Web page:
In the wide world of New York City real estate, this wouldn’t be much of a story, but readers may remember that Rivington House was scandal central in 2016, when it was revealed that the city lifted the property’s deed restriction to allow private developers to flip the 45 Rivington Street building for a handsome profit. The deed restriction mandated the structure’s use as a nursing home, but after developer the Allure Group paid the city $16 million to get it removed, it turned around and sold the building to Slate Property Group for a cool $116 million.
While State Attorney General Eric Schneiderman investigated the sale, a partial stop-work order was placed on the property, local news site The Lo-Down reported. A settlement reached last month requires the Allure Group to open a new healthcare facility on the Lower East Side and donate $1.25 million to neighborhood nonprofits, in addition to paying penalties. Before it was sold, Rivington House had the capacity to house 219 people living with HIV and AIDS; 60 of those beds will be relocated to Gouverneur Health, the nearby public hospital. A spokesperson for City Council member Margaret Chin, whose district includes Rivington House, told The Lo-Down that Chin is actively opposing the conversion.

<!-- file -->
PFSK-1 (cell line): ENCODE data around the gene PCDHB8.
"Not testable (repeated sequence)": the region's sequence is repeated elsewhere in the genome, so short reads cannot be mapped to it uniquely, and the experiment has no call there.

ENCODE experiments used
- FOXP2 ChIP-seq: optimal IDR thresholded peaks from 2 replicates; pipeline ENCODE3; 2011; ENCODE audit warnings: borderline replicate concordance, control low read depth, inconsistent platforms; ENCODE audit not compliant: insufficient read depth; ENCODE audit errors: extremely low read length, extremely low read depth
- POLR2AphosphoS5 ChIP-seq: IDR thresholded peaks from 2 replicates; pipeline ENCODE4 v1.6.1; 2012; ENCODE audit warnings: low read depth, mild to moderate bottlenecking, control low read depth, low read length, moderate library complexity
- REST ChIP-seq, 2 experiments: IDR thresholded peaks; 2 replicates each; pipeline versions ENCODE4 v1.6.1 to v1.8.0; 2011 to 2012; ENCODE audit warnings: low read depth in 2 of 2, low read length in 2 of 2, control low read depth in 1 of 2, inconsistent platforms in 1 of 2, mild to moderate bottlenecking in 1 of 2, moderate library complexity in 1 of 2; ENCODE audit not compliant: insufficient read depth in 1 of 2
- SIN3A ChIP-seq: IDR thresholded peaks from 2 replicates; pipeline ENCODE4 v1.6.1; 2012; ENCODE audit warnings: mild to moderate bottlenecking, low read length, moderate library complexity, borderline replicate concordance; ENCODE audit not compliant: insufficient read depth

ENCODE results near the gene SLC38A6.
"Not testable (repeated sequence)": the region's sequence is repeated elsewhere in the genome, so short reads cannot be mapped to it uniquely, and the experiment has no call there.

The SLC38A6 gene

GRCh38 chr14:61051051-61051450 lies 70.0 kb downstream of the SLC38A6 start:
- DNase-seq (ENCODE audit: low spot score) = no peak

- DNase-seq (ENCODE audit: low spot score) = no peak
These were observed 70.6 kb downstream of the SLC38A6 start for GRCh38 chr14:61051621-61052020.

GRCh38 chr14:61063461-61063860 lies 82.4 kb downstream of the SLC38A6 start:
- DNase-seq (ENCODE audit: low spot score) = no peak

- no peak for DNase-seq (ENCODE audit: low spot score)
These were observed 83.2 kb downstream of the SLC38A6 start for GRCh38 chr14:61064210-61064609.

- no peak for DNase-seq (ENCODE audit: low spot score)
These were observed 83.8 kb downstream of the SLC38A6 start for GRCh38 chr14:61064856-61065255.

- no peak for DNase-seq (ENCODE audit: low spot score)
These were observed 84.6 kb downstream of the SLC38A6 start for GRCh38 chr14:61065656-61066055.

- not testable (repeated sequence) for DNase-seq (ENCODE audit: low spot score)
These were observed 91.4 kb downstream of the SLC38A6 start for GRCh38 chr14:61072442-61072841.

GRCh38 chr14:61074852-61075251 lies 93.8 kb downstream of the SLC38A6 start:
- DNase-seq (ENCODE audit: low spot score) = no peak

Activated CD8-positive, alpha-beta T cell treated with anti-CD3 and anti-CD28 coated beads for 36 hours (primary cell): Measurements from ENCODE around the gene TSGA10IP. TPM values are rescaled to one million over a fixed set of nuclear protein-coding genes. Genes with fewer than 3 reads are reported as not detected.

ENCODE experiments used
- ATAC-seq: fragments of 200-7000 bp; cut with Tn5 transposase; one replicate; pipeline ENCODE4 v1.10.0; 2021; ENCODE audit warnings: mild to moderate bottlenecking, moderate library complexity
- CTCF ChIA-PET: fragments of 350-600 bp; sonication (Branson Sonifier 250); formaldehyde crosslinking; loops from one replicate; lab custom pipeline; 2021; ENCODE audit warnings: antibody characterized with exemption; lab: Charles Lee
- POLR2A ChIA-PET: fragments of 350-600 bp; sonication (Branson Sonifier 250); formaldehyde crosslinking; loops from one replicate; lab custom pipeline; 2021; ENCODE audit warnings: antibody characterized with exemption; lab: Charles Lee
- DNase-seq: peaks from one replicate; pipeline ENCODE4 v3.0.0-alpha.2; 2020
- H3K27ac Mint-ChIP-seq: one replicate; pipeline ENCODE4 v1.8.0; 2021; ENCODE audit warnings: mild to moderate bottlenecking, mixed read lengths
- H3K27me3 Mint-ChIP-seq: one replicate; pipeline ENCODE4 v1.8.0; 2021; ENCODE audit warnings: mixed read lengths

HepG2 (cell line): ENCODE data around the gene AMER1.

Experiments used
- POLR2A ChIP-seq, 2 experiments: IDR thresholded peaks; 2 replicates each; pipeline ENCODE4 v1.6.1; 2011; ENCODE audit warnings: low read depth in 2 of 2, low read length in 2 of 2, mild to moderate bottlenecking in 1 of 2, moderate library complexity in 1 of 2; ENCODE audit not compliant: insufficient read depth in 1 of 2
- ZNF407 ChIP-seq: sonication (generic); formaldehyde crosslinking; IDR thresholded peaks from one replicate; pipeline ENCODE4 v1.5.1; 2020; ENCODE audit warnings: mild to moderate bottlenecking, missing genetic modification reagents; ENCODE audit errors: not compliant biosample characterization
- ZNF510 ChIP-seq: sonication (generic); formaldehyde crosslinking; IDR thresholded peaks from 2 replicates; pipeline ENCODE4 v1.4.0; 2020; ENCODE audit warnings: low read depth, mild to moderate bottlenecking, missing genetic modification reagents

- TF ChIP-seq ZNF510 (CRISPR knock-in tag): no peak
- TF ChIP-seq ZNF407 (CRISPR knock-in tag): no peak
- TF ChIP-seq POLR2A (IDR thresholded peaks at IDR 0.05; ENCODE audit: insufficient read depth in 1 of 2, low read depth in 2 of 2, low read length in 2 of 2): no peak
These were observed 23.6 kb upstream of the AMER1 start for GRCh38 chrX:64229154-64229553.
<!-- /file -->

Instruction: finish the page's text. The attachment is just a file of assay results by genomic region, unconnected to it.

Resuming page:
The controversy over the Rivington House sale led to land use reforms at the city level that subject deed restriction modifications or removals to extensive community review. Councilmember Chin was the bill’s main sponsor.
There are no drawings on file for the $17 million project yet, and a spokesperson for CetraRuddy declined to provide more information about the development.